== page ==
Camilla S. Andresen is a Senior Researcher/geologist with a background in Holocene paleoclimate studies of lake and marine sediments. Her current research interest is in understanding the interaction between the ocean (currents and sea ice) and Greenland outlet glaciers. In the past years she has collected numerous cores from fjords and bays with major marine-terminating glaciers such as Helheim Glacier, Kangerdlugssuaq Glacier, Ikeq, and Ikertivaq in southeast Greenland, and Upernavik and Jakobshavn Isbræ in West Greenland. The aim is to reconstruct past changes in glacier calving and oceanographic conditions on the basis of multi-proxy analysis of these sediment cores and the investigated time periods spans the past 100 years in detail and the late-Holocene in general. This work is undertaken in her VILLUM Fonden financed project Past and future dynamics of the Greenland Ice Sheet: what is the ocean hiding? Follow Camilla on Twitter and Google Scholar.
Laurence is a Postdoctoral Researcher with a background in palaeoglaciology and Quaternary Science. His current research is focussed on investigating marine sediment cores from glacioproximal environments around Greenland. These cores provide records of oceanographic history and glaciological change over timescales of hundreds to thousands of years. Laurence will be working on these cores these to unravel the oceanographic and glaciological history of previously unexplored areas of southeast and northwest Greenland. These data will then be used to provide a better understanding of how the atmosphere and oceans interact with the vast Greenland Ice Sheet.
Laurence is also interested in the communication of science. He has previously worked with 196 Productions Ltd. to produce a series of documentary films about undertaking scientific fieldwork in Greenland. In the near future he will be working on producing a series of videos about the research being conducted in the Glaciology and Climate Department at GEUS; these will be produced in collaboration with the Underground Channel and 77th Parallel Productions. Follow Laurence on Twitter and Google Scholar.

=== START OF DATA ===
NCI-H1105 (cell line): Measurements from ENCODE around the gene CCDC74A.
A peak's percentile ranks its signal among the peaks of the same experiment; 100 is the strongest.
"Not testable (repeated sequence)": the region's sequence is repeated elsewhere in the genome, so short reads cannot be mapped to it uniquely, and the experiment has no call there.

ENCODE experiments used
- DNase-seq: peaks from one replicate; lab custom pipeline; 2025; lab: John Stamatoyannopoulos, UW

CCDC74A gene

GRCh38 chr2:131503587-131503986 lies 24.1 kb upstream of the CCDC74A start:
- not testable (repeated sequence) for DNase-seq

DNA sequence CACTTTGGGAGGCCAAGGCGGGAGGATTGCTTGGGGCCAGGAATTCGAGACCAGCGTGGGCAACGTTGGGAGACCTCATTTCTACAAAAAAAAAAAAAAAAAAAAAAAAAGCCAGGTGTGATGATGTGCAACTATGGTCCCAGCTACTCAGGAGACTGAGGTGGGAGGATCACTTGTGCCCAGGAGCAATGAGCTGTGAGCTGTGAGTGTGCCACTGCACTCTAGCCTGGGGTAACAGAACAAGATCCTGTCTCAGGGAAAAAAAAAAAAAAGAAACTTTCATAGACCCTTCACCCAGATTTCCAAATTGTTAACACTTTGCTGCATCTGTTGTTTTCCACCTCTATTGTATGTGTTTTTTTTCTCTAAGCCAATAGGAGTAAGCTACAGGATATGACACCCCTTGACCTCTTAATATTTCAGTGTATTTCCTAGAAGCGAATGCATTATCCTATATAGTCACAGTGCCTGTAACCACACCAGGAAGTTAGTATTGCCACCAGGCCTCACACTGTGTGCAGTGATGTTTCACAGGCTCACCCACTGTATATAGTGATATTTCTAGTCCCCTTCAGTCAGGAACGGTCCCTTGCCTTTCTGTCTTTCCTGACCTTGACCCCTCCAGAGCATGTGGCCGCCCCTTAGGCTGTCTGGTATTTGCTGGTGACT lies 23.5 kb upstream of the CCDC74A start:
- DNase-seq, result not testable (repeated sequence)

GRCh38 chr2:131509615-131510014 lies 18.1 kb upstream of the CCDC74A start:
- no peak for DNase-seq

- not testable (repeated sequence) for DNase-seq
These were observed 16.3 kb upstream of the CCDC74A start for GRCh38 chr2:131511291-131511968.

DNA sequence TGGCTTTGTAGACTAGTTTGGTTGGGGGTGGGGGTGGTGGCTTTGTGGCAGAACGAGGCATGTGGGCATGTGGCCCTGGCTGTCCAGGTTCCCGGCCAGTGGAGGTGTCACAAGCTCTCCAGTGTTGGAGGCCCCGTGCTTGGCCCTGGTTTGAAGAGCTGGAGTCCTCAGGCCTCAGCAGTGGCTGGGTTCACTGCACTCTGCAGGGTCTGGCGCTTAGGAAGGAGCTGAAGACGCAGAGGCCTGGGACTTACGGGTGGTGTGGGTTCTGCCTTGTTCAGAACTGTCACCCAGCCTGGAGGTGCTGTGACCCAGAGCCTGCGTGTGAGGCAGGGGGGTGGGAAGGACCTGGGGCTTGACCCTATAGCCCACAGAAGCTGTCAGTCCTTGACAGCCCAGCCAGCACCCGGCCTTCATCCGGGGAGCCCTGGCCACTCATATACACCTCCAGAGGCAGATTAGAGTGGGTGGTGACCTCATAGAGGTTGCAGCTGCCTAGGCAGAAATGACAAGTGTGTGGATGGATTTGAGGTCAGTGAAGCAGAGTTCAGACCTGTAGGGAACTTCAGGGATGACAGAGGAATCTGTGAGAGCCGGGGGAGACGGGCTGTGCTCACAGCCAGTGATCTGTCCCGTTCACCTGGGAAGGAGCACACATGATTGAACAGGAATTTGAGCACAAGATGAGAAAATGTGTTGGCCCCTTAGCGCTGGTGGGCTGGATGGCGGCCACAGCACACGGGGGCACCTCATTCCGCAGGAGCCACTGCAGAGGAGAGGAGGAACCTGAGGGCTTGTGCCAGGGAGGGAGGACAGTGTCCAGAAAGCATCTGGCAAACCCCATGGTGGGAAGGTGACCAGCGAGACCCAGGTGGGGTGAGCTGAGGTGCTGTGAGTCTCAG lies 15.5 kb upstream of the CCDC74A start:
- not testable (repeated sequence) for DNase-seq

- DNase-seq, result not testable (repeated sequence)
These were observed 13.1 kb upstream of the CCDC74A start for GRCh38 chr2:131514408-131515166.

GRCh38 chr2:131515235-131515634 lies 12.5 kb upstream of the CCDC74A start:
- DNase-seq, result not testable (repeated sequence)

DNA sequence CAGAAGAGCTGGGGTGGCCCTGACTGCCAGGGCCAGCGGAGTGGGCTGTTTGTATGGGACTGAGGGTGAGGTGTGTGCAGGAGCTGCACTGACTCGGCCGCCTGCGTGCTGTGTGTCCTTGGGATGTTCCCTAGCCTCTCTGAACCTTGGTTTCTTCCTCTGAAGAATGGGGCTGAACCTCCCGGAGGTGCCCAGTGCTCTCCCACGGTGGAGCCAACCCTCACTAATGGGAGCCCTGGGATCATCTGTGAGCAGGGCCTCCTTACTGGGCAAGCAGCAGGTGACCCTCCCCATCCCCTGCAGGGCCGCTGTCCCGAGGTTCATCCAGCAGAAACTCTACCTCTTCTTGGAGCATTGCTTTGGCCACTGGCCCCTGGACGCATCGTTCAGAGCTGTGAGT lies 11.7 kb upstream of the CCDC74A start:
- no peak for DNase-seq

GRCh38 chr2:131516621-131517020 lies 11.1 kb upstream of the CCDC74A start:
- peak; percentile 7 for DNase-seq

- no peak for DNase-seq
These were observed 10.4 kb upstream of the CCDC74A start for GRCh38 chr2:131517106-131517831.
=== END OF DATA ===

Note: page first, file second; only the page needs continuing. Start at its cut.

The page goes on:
Davids PhD-project focusses on glacial records in marine sediment cores from different fjords all around Greenland. David studied "Marine Geosciences" in Bremen, Germany, where he learned various techniques to investigate and interpret cores from a sedimentological and geochemical point of view.
Davids goal is now to use these techniques and contribute to the understanding of fjord systems and their interactions with the open ocean on the one hand, and the glaciers on the other hand. Follow David on Twitter and Google Scholar .
A strong fascination for nature led Flor to study Geology, a science in which so many facets of the natural environment come together. During this study he developed a curiosity for the world of marine geology and paleoclimate. Since human kind is confronted more and more with the effects of climate change, paleoclimatic research is extremely relevant because it helps us to understand the natural mechanisms driving climate. The Arctic environment is unique and changes occurring there do not only affect the polar bears but have implications for all of us. The wild character and intrinsic beauty of the Arctic region and Greenland appeal to Flor and make doing research there exciting. By working on our project Flor hopes to contribute in improving our understanding of this fascinating world!